This book consists of 5 lectures Rudolf Steiner imparted to members of the Anthroposophical Society about the historical meaning and impact of both the Buddha and the Christ, and the ideological differences between Buddhism and Christianity, as well as the effects both these religions have had on the world.
For those of you who don’t know, Rudolf Steiner was an Austrian philosopher who made many contributions to the fields of cognitive science, education, agriculture, and more. His philosophy, called spiritual science or Anthroposophy (in Greek, meaning love of man) is a form of humanism focused on developing the latent abilities of man, such as control of emotions, power of thought, and will power, among others.
In the first lecture, Steiner speaks about the state of human cognition in prehistoric times. Man hadn’t yet developed his intellectual prowess or reasoning skills. Because of this, humanity in itself was more connected to the spiritual world, which they could fully access during dreams. Humanity’s consciousness started fully descending into the material world during the Graeco-Roman era, and a little while later, the Christ incarnated on this world in the body of Jesus of Nazareth. Steiner explains how the evolution of humanity from being connected with Spirit to becoming separated from it led to the necessity of Christ’s intervention on earth, and why the figure of Jesus of Nazareth is so important.
In the second, third, and fourth lectures, Steiner explains the differences between the Buddha and the Christ, as well as between Buddhism and Christianity. The most memorable difference, and really the most important one, is that while Buddhism is a religion that advocates turning away from the world of the senses, which is filled with suffering, in order to reach nirvana, Christianity on the other hand is a religion which seeks to change man from the inside out so that he can transform the world around him from a state of suffering to a state of grace.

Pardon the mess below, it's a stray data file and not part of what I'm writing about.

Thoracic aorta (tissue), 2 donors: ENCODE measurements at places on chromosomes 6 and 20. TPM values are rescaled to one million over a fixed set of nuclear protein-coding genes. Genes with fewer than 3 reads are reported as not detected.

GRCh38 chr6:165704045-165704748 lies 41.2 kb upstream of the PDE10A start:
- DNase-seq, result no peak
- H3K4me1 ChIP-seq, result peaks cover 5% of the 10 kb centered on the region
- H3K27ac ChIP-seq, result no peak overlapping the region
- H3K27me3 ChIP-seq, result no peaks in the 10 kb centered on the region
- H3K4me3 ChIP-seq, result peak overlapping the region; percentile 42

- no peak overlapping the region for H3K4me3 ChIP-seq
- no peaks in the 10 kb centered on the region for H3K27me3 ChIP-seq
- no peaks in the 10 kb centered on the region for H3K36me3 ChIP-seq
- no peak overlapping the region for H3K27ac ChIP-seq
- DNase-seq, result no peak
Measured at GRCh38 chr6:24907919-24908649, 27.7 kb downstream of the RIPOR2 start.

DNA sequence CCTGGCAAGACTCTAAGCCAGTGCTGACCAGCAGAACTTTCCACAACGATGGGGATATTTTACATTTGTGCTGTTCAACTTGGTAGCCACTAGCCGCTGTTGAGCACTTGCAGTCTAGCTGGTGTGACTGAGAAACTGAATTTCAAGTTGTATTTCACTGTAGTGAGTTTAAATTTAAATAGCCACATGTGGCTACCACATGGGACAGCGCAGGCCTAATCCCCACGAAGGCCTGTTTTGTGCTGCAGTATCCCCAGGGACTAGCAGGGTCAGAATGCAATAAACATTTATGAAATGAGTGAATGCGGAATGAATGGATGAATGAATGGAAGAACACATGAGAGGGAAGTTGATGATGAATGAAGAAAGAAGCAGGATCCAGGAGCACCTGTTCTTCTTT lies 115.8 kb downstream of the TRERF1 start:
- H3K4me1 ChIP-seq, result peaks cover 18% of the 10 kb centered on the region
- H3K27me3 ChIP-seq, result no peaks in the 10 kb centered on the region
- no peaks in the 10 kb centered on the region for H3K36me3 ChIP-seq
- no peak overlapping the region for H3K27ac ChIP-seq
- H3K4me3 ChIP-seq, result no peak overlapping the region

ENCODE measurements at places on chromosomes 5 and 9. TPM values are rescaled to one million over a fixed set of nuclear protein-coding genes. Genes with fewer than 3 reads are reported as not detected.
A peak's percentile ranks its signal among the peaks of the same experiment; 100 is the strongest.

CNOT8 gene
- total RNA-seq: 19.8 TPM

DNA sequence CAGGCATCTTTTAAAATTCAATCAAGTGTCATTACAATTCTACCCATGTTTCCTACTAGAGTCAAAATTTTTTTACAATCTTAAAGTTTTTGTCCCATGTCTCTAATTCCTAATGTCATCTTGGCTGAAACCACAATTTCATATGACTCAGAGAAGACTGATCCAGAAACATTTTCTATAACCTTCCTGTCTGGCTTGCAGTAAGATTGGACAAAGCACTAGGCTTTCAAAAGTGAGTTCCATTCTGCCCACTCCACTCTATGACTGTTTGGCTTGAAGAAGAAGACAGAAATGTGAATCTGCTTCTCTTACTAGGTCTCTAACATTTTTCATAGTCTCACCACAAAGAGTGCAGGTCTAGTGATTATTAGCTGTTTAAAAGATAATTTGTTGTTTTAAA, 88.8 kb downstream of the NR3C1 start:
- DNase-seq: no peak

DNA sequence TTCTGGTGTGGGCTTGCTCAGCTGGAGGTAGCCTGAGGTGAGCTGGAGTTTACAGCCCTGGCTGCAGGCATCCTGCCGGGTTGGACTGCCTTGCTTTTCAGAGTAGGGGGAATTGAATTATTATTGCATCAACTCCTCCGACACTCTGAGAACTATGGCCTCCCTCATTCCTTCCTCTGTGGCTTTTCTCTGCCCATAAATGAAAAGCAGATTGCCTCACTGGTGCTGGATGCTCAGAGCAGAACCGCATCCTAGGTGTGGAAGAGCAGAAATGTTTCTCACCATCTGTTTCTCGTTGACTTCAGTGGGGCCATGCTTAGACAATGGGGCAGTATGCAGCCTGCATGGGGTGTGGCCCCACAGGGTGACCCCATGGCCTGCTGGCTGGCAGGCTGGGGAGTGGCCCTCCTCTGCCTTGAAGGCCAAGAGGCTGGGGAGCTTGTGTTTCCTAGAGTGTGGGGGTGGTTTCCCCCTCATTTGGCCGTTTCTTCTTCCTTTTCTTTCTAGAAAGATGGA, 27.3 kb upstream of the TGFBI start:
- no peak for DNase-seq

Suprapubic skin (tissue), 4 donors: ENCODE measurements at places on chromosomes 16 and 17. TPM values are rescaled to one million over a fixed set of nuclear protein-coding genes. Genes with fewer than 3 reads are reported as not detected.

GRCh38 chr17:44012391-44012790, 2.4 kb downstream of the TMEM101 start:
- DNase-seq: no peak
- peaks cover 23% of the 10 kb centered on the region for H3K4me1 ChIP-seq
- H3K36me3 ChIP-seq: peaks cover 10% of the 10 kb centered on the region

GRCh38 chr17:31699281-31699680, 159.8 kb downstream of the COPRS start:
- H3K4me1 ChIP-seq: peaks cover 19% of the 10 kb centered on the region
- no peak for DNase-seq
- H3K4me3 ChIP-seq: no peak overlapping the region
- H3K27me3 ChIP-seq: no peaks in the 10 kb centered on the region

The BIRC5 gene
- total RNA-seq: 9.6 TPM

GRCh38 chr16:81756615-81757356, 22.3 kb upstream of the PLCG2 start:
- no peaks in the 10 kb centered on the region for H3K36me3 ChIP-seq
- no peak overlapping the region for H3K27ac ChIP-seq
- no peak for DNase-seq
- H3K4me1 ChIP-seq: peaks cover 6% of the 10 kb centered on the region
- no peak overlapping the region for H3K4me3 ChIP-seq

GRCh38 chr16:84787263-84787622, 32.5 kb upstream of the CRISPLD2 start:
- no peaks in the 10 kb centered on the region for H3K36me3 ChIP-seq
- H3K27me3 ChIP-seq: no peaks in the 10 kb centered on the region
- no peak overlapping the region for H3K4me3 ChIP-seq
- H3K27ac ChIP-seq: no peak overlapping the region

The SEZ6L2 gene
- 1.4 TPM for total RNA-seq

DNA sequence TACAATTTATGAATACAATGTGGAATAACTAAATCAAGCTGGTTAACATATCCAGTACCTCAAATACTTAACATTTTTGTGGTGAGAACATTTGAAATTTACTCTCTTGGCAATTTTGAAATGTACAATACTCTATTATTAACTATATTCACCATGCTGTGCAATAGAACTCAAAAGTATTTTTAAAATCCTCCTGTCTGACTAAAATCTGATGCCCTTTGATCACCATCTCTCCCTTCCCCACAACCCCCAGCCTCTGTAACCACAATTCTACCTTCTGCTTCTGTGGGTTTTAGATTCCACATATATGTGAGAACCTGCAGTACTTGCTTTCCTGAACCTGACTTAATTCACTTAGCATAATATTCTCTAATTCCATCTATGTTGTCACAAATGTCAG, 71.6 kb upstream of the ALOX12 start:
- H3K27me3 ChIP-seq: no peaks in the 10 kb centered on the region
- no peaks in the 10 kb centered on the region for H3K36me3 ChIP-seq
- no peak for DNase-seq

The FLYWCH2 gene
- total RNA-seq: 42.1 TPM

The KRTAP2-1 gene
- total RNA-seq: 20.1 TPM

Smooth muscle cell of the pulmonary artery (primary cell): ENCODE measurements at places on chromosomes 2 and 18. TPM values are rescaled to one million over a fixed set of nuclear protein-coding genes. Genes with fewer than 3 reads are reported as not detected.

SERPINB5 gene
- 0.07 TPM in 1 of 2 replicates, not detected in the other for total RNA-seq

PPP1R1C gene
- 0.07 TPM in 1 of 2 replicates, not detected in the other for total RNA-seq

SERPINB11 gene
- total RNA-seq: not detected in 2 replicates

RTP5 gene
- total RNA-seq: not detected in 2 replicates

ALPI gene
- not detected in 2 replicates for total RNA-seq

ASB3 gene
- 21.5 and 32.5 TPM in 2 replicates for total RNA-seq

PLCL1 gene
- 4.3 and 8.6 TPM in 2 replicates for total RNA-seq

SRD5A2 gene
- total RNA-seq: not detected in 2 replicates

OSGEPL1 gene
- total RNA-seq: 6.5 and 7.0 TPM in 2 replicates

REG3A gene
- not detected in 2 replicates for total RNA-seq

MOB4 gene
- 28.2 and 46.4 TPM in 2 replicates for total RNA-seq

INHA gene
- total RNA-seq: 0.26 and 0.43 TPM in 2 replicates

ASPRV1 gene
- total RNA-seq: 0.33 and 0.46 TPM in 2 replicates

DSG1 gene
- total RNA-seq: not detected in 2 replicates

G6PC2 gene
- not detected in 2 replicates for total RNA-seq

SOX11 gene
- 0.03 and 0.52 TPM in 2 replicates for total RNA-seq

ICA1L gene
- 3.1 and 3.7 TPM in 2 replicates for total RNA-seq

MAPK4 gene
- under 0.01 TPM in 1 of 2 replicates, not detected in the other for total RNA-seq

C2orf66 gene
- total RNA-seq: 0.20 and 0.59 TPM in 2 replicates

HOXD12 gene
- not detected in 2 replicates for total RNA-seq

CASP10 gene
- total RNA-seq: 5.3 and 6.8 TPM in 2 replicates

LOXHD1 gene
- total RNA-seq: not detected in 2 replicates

While Buddhism teaches that we must turn away from the world, Christianity teaches that we must embrace it. Nirvana is the end-goal of Buddhism, while the end-goal of Christianity is the evolution and salvation of all mankind through every person’s individual transformation, not necessarily to reach a stage of enlightenment and stay there.
An important theme that weaves through the lectures is the acceptance of the Christ impulse in human hearts. This acceptance purifies the human ego, allowing us to become every day more selfless, loving, and brave. Eventually this impulse will allow people to see the second coming of the Christ, which Steiner assures us, will happen not in the physical world, but in the etheric plane of the world, in the Aether.
The last lecture focuses on the role of the Buddha nowadays, and how even though the Christ has united himself with the destiny of all mankind, the Buddha is still working towards helping humanity evolve and sending his divine rays towards us.
These are complicated ideas, and for many they will indeed seem very ‘out there’, but there is no need to hide this knowledge from people who are genuinely interested in these subjects. This is a great book for spiritual reflection and for people who are interested in the more hidden or esoteric aspects of Buddhism and Christianity.